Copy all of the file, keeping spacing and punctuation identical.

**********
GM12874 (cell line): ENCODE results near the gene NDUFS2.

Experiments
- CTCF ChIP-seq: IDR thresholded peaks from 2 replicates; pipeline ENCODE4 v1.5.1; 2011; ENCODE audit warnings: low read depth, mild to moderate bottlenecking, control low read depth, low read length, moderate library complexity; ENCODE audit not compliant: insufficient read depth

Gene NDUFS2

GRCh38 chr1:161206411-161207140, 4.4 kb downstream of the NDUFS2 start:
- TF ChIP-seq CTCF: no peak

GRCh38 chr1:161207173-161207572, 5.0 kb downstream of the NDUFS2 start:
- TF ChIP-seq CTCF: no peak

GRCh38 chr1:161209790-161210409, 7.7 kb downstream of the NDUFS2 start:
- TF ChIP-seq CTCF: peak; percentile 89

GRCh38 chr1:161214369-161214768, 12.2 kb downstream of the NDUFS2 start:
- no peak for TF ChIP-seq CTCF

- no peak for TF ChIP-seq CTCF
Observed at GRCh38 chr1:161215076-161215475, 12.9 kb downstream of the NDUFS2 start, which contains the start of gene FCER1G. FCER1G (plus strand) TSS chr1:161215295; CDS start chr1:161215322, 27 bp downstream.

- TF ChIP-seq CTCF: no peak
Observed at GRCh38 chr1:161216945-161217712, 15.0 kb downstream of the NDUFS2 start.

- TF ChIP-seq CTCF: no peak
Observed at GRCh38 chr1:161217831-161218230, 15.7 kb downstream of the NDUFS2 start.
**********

GM12874 (cell line): ENCODE results near the gene NDUFS2.

Experiments
- CTCF ChIP-seq: IDR thresholded peaks from 2 replicates; pipeline ENCODE4 v1.5.1; 2011; ENCODE audit warnings: low read depth, mild to moderate bottlenecking, control low read depth, low read length, moderate library complexity; ENCODE audit not compliant: insufficient read depth

Gene NDUFS2

GRCh38 chr1:161206411-161207140, 4.4 kb downstream of the NDUFS2 start:
- TF ChIP-seq CTCF: no peak

GRCh38 chr1:161207173-161207572, 5.0 kb downstream of the NDUFS2 start:
- TF ChIP-seq CTCF: no peak

GRCh38 chr1:161209790-161210409, 7.7 kb downstream of the NDUFS2 start:
- TF ChIP-seq CTCF: peak; percentile 89

GRCh38 chr1:161214369-161214768, 12.2 kb downstream of the NDUFS2 start:
- no peak for TF ChIP-seq CTCF

- no peak for TF ChIP-seq CTCF
Observed at GRCh38 chr1:161215076-161215475, 12.9 kb downstream of the NDUFS2 start, which contains the start of gene FCER1G. FCER1G (plus strand) TSS chr1:161215295; CDS start chr1:161215322, 27 bp downstream.

- TF ChIP-seq CTCF: no peak
Observed at GRCh38 chr1:161216945-161217712, 15.0 kb downstream of the NDUFS2 start.

- TF ChIP-seq CTCF: no peak
Observed at GRCh38 chr1:161217831-161218230, 15.7 kb downstream of the NDUFS2 start.